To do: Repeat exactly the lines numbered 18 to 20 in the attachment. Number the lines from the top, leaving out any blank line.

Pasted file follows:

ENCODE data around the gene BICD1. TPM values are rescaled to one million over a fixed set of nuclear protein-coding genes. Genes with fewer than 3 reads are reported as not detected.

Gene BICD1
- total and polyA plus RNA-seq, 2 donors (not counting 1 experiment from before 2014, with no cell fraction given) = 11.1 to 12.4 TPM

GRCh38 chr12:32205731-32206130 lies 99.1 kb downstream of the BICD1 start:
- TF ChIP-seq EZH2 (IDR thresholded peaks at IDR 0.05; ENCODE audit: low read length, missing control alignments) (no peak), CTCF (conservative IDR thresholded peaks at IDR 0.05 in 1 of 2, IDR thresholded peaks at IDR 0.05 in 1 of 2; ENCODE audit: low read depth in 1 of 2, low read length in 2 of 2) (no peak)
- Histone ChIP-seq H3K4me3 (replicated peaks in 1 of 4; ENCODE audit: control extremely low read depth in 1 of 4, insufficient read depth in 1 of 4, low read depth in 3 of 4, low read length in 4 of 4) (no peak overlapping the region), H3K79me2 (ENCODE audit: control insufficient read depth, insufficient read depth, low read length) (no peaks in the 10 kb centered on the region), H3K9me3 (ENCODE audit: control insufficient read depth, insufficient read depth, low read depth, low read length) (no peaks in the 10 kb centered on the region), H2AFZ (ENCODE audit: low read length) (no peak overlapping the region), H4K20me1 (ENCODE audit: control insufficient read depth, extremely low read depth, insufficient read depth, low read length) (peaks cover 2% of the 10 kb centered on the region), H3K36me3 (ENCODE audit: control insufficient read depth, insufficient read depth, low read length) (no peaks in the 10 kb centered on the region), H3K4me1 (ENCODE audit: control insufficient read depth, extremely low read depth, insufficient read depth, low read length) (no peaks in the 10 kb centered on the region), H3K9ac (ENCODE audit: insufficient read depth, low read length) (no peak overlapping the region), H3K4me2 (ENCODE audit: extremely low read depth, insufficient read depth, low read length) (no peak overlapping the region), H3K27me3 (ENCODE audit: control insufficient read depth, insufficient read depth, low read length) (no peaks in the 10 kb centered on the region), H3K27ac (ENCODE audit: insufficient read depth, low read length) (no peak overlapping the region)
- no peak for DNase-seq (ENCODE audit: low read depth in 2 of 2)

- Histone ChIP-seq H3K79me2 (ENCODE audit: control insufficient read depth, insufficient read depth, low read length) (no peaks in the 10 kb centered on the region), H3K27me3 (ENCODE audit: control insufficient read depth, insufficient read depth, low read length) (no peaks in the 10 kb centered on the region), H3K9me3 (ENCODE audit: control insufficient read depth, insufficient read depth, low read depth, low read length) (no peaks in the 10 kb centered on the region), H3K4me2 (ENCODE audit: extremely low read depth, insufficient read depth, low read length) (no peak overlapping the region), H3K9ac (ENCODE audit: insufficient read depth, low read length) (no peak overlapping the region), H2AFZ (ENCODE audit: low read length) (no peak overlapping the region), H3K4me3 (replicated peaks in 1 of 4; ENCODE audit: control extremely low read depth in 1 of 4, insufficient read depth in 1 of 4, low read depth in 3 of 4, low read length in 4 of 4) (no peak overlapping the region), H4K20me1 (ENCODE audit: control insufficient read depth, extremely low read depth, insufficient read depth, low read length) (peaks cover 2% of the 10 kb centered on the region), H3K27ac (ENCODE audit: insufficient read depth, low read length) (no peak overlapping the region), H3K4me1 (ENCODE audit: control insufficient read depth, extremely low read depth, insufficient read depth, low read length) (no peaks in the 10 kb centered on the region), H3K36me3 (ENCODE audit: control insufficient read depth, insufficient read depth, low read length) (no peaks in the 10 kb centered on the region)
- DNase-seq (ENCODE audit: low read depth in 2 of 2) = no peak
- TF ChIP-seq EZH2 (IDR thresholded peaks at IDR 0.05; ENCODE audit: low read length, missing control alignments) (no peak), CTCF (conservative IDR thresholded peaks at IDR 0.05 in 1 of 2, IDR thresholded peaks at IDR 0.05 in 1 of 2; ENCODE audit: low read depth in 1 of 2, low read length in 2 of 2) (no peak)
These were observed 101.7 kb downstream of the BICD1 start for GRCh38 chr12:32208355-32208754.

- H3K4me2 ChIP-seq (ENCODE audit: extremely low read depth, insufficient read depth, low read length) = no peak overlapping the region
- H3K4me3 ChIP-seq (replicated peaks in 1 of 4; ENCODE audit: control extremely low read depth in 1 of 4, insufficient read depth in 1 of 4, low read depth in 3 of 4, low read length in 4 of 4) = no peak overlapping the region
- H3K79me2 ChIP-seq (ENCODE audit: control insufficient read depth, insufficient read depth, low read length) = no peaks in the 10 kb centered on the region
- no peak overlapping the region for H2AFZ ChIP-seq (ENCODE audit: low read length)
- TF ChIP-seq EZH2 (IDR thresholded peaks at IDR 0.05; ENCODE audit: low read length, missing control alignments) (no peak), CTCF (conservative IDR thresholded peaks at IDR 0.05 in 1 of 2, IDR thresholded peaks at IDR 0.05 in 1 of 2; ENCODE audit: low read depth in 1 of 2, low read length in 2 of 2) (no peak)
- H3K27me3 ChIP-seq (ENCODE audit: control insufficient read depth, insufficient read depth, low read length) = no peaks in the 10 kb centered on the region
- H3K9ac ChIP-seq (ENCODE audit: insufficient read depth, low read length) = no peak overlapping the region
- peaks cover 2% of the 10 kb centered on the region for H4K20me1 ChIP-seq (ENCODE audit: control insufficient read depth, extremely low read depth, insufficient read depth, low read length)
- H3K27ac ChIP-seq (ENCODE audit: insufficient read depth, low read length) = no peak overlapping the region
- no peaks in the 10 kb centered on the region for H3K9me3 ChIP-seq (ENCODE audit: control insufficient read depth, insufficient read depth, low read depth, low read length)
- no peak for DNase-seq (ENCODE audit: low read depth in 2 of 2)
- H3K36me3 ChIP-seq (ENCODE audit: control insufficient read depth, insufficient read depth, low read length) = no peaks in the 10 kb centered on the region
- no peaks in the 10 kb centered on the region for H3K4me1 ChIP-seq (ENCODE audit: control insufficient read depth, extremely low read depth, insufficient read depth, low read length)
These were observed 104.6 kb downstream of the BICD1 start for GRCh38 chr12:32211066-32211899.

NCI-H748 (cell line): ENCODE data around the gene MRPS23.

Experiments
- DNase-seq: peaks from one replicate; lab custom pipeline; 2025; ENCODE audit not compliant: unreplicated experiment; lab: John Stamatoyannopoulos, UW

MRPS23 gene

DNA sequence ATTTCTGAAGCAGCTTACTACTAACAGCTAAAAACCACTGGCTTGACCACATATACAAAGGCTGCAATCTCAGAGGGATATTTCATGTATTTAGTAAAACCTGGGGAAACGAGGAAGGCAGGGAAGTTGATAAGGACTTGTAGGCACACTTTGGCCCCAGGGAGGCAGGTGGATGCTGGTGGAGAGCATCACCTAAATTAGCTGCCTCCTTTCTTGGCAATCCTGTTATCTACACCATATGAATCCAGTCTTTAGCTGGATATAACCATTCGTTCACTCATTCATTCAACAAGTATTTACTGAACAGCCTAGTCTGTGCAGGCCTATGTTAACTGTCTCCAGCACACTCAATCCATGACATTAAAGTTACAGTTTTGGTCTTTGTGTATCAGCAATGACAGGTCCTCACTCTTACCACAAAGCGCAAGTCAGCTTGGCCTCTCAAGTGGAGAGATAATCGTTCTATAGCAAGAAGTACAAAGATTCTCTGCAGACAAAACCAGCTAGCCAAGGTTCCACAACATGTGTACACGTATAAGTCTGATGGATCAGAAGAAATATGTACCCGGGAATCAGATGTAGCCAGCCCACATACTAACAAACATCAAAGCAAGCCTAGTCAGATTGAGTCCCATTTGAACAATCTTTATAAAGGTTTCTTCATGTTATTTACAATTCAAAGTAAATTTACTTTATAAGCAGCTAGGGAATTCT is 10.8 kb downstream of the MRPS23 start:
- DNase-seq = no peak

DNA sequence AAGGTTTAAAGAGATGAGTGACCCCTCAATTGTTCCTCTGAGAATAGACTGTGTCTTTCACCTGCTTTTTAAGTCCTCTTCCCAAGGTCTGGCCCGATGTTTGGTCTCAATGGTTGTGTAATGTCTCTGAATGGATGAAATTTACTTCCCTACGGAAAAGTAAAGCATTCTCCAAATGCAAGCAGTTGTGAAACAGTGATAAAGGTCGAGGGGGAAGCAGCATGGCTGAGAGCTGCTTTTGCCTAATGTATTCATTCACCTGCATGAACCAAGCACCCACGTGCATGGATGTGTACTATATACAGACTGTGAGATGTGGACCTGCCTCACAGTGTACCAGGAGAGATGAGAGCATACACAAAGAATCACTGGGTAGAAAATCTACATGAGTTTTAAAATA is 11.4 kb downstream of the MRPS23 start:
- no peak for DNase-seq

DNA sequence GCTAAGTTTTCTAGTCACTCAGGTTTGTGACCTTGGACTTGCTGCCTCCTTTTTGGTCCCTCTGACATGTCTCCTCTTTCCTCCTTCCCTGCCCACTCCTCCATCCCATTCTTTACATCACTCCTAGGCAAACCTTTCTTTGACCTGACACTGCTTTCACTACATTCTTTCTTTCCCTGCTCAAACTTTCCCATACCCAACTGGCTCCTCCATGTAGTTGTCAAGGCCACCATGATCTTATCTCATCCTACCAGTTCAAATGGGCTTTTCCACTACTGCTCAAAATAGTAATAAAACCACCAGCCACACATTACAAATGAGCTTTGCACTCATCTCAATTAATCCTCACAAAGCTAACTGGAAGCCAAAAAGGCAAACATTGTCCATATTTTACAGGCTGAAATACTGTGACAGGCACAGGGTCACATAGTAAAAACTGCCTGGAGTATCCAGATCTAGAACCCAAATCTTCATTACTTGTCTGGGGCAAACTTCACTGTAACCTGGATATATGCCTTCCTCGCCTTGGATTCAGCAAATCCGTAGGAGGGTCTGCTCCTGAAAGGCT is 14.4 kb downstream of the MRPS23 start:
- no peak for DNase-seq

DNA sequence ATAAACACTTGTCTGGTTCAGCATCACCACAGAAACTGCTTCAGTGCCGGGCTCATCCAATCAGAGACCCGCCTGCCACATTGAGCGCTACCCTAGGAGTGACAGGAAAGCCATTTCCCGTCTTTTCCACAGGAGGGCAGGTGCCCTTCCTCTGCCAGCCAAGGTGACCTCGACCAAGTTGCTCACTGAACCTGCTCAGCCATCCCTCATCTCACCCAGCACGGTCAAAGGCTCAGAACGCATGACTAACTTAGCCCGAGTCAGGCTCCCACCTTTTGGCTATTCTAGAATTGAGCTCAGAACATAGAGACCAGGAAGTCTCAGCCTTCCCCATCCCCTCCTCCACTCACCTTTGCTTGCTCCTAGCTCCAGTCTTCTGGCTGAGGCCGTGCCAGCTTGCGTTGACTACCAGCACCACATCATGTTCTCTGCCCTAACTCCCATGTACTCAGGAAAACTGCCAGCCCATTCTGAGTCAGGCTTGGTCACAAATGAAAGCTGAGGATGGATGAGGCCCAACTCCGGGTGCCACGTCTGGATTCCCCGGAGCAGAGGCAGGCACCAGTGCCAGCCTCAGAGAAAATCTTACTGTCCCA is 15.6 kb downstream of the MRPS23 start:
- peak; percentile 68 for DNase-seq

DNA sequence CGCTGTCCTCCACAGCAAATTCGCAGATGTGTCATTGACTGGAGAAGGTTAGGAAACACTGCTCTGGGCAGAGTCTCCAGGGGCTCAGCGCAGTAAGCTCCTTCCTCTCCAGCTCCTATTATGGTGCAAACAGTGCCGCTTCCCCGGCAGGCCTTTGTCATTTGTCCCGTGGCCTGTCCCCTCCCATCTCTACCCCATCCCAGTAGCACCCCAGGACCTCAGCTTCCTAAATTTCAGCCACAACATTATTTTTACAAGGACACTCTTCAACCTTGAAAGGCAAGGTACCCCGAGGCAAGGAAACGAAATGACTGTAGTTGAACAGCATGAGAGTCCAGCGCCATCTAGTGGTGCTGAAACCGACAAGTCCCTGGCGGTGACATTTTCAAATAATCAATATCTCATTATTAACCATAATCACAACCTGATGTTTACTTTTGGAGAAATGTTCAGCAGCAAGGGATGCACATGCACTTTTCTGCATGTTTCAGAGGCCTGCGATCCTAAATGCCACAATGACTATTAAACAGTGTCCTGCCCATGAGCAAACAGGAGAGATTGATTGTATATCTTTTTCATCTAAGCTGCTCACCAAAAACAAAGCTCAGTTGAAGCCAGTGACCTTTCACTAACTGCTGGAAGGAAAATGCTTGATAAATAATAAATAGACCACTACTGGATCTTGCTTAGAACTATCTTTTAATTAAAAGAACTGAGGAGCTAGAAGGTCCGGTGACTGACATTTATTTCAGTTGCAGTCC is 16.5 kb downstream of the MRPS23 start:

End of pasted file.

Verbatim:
- H3K9ac ChIP-seq (ENCODE audit: insufficient read depth, low read length) = no peak overlapping the region
- peaks cover 2% of the 10 kb centered on the region for H4K20me1 ChIP-seq (ENCODE audit: control insufficient read depth, extremely low read depth, insufficient read depth, low read length)
- H3K27ac ChIP-seq (ENCODE audit: insufficient read depth, low read length) = no peak overlapping the region